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Michael Sorens is passionate about software to be more productive, evidenced by his open source libraries in several languages (see his API bookshelf) as well as SqlDiffFramework (a DB comparison tool for heterogeneous systems including SQL Server, Oracle, and MySql). With degrees in computer science and engineering he has worked the gamut of companies from Fortune 500 firms to Silicon Valley startups over the last 25 years or so. Current passions include PowerShell, .NET, SQL, and XML technologies (see his full brand page). Spreading the seeds of good design wherever possible, he enjoys sharing knowledge via writing (see his full list of articles), teaching, and StackOverflow.

Step Away From That Computer! You’re Not Qualified to Use It!

Published 14 August 2014 12:32 pm

Most things tend to come with warnings and careful instructions these days, but sadly not one of the most ubiquitous appliances of all, your computer. If a chainsaw is missing its instructions, you’re well advised not to use it, even though you probably know roughly how it’s supposed to work. I confess, there are days when I feel the same way about computers.

Long ago, during the renaissance of the computer age, it was possible to know everything about computers. But today, it is challenging to be fully knowledgeable even in one small area, and most people aren’t as savvy as they like to think. And, if I may borrow from Edwin Abbott Abbott’s classic Flatland, that includes me. And you.

Need an example of what I mean? Take a look at almost any recent month’s batch of Windows updates. Just two quick questions for you:

  1. Do you need all of those updates?
  2. Is it safe to install all of those updates?

I do software design and development for a living on Windows and the .NET platform, but I will be quite candid: I often have little clue what the heck some of those updates are going to do or why they are needed.

So, if you do not know why they are needed or what they do, how do you know if they are safe? Of course, one can sidestep both questions by accepting Microsoft’s recommended Windows Update setting of “install updates automatically”. That leads you to infer that you need all of them (which is not always the case) and, more significantly, that they are safe. Quite safe. Ah, lest reality intrude upon such a pretty picture!

Sadly, there is no such thing as risk-free software installation, and payloads from Windows Update are no exception. Earlier this year, a Windows Secrets Patch Watch article touted this headline: Keep this troublesome kernel update on hold. It discusses KB 2862330, a security update originally published more than 4 months earlier, and yet the article still recommends not installing it!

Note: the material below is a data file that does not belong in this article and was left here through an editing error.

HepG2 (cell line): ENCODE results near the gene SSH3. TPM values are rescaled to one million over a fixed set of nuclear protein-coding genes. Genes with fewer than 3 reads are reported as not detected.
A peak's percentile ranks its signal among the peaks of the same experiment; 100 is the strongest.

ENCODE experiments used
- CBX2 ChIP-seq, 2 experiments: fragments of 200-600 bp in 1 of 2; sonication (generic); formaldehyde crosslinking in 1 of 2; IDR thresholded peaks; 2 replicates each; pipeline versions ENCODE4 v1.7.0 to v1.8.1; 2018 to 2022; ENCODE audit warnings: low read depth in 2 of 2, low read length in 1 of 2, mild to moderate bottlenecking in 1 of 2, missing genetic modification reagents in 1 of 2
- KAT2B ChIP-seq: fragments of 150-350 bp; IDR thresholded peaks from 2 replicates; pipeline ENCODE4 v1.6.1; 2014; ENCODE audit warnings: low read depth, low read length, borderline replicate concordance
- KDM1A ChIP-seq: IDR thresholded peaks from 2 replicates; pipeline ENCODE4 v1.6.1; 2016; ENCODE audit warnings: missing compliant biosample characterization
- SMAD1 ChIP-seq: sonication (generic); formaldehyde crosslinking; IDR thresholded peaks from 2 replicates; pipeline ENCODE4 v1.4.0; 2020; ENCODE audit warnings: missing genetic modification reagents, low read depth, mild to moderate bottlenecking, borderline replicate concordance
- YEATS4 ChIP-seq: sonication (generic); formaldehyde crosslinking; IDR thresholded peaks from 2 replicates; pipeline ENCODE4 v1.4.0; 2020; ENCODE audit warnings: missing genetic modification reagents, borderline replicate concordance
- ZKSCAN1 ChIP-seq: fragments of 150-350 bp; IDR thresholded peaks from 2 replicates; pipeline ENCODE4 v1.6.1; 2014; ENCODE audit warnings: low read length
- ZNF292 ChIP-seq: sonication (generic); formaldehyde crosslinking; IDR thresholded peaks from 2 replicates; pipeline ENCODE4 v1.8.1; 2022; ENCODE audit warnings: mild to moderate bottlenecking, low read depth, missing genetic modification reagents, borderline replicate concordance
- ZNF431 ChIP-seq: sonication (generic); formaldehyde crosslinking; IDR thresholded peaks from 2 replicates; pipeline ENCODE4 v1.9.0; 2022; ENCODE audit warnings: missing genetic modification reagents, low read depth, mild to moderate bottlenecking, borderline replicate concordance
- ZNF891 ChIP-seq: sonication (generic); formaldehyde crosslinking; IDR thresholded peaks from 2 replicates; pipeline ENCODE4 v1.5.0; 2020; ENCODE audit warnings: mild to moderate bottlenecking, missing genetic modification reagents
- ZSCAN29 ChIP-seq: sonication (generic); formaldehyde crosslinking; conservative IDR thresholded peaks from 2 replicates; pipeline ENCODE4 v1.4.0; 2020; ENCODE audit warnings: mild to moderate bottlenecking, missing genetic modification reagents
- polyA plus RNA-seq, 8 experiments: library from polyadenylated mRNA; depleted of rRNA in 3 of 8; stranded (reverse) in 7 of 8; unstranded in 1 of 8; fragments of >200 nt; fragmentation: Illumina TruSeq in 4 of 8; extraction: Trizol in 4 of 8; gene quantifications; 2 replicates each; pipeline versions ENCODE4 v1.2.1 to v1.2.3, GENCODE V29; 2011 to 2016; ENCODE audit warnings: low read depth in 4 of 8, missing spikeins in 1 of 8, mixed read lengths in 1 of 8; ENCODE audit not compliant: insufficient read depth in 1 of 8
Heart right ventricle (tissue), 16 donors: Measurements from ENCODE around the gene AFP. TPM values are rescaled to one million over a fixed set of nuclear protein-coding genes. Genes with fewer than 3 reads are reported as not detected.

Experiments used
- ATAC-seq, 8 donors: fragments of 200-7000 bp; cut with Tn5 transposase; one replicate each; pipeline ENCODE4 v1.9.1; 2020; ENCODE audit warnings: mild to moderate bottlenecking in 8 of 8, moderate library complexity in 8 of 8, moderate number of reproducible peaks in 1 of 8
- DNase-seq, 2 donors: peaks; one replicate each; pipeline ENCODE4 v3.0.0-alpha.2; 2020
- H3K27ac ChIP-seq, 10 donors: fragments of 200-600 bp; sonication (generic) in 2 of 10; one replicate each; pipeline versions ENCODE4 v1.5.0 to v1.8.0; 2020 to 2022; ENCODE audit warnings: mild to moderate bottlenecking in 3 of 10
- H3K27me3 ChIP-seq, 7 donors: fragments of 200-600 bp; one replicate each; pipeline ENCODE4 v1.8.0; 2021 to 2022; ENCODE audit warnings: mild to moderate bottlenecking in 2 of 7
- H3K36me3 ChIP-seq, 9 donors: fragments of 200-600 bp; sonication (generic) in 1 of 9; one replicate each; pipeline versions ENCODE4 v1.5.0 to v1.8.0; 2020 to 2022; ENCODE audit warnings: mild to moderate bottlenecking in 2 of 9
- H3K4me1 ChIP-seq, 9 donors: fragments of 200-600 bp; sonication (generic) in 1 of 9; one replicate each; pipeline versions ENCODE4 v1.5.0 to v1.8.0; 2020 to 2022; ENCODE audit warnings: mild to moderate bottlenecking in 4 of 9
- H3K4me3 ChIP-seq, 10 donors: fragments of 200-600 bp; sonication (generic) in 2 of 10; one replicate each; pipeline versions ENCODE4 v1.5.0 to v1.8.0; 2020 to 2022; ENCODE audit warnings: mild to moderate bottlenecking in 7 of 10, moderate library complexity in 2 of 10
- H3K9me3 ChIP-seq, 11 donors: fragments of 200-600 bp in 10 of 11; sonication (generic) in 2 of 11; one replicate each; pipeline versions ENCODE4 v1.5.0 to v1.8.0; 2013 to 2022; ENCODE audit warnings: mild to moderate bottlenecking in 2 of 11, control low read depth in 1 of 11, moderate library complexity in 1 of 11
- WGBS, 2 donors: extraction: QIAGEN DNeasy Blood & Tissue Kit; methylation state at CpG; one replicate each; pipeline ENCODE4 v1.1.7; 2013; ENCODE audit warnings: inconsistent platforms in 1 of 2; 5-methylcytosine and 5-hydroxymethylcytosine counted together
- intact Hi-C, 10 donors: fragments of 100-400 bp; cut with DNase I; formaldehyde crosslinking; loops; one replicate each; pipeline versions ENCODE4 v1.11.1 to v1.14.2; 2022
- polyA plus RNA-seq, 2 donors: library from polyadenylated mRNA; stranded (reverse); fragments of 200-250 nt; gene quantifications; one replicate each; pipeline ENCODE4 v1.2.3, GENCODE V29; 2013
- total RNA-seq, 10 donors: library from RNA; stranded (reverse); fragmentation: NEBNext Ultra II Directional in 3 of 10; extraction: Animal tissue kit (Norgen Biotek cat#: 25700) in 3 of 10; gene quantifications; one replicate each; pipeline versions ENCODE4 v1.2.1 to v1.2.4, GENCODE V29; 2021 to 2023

Most people simply do not have the time, resources, or interest, to go about figuring out which updates to install or postpone or skip for safety reasons. Windows Secrets Patch Watch is the best service I have encountered for getting advice, but it is still no panacea and using the service effectively requires a degree of computer literacy that I still think is beyond a good number of people. Which brings us full circle: Step Away From That Computer! You’re Not Qualified to Use It!

10 Responses to “Step Away From That Computer! You’re Not Qualified to Use It!”

  1. Dimitrios Kalemis says:

    I think that every IT person can identify with the problem that you bring forth.

    Patches from Microsoft come out all the time. I do not take this to mean that Microsoft’s products are more buggy than others. I take this to mean that Microsoft’s products are used a lot and Microsoft wants to correct any and all bugs.

    Still, the problem remains. Not all patches are harmless. A few may break things or misbehave (only in your environment, or only in some environments, or in all environments).

    The worst patches put the computer in a state that it makes it keep rebooting constantly.

    So, you have to be careful when you apply patches. You have to test them first. And unfortunately, this requires time and other resources.

    The problem remains: when a new patch comes out, we are stuck between a rock and hard place: should we apply it or not?

    Microsoft gives us guidelines, but we also have to take into account our specific environment, and we also have to test. And this is one of the reasons that do not make our job an easy one.

  2. Louis Somers says:

    Step away from that excavator! Only clairvoyant x-ray eyed drivers qualify!

    Obviously policies are quite different for development, acceptance and production environments. On my machine I always just blindly install the updates hoping that it may resolve a glitch or two.

    Once I spent three days hunting down a bug, only reproducible in production, which was instantly solved by installing a SQL-Server update (all other environments had been updated earlier). I can very well imagine that Microsoft could suspend support for an issue until all patches and updates have been applied.

    In another environment we had VPS’s with limited hard-disk space. The price would skyrocket if we needed more. Updates were very specific there.

    The line starts getting dimmer when using cloud services. How can we know exactly what Microsoft is updating right now on there Azure platform? And how can we influence or prevent it?

    Grandfather would wag his finger saying “if you do not know what a button does, you’d better not press it”. With that attitude it is impossible to learn how to operate a computer!